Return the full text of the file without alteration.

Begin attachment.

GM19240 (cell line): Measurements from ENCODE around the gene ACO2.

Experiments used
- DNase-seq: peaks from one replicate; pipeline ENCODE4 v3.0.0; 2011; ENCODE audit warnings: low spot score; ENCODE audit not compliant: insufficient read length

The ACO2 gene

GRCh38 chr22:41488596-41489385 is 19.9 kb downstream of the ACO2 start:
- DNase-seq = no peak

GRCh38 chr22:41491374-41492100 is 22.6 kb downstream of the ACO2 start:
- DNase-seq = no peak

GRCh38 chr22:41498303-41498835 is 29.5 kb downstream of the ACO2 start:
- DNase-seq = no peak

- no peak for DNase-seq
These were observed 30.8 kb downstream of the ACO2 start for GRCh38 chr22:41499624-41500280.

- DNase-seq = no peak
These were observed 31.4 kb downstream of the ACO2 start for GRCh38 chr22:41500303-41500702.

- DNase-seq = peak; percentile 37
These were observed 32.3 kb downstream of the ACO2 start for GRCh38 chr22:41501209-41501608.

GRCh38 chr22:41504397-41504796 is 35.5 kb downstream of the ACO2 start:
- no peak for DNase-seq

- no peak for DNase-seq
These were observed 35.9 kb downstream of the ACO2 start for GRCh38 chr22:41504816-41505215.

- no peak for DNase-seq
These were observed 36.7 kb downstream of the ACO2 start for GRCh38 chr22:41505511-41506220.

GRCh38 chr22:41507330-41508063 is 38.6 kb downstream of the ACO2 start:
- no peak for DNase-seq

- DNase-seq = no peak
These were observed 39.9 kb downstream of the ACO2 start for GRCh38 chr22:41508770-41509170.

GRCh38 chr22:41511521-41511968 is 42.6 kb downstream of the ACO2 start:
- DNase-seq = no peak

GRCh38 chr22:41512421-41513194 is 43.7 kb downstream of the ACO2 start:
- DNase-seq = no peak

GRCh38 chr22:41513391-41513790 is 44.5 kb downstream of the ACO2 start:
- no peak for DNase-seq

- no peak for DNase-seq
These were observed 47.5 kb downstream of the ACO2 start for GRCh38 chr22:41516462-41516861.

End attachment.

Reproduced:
GM19240 (cell line): Measurements from ENCODE around the gene ACO2.

Experiments used
- DNase-seq: peaks from one replicate; pipeline ENCODE4 v3.0.0; 2011; ENCODE audit warnings: low spot score; ENCODE audit not compliant: insufficient read length

The ACO2 gene

GRCh38 chr22:41488596-41489385 is 19.9 kb downstream of the ACO2 start:
- DNase-seq = no peak

GRCh38 chr22:41491374-41492100 is 22.6 kb downstream of the ACO2 start:
- DNase-seq = no peak

GRCh38 chr22:41498303-41498835 is 29.5 kb downstream of the ACO2 start:
- DNase-seq = no peak

- no peak for DNase-seq
These were observed 30.8 kb downstream of the ACO2 start for GRCh38 chr22:41499624-41500280.

- DNase-seq = no peak
These were observed 31.4 kb downstream of the ACO2 start for GRCh38 chr22:41500303-41500702.

- DNase-seq = peak; percentile 37
These were observed 32.3 kb downstream of the ACO2 start for GRCh38 chr22:41501209-41501608.

GRCh38 chr22:41504397-41504796 is 35.5 kb downstream of the ACO2 start:
- no peak for DNase-seq

- no peak for DNase-seq
These were observed 35.9 kb downstream of the ACO2 start for GRCh38 chr22:41504816-41505215.

- no peak for DNase-seq
These were observed 36.7 kb downstream of the ACO2 start for GRCh38 chr22:41505511-41506220.

GRCh38 chr22:41507330-41508063 is 38.6 kb downstream of the ACO2 start:
- no peak for DNase-seq

- DNase-seq = no peak
These were observed 39.9 kb downstream of the ACO2 start for GRCh38 chr22:41508770-41509170.

GRCh38 chr22:41511521-41511968 is 42.6 kb downstream of the ACO2 start:
- DNase-seq = no peak

GRCh38 chr22:41512421-41513194 is 43.7 kb downstream of the ACO2 start:
- DNase-seq = no peak

GRCh38 chr22:41513391-41513790 is 44.5 kb downstream of the ACO2 start:
- no peak for DNase-seq

- no peak for DNase-seq
These were observed 47.5 kb downstream of the ACO2 start for GRCh38 chr22:41516462-41516861.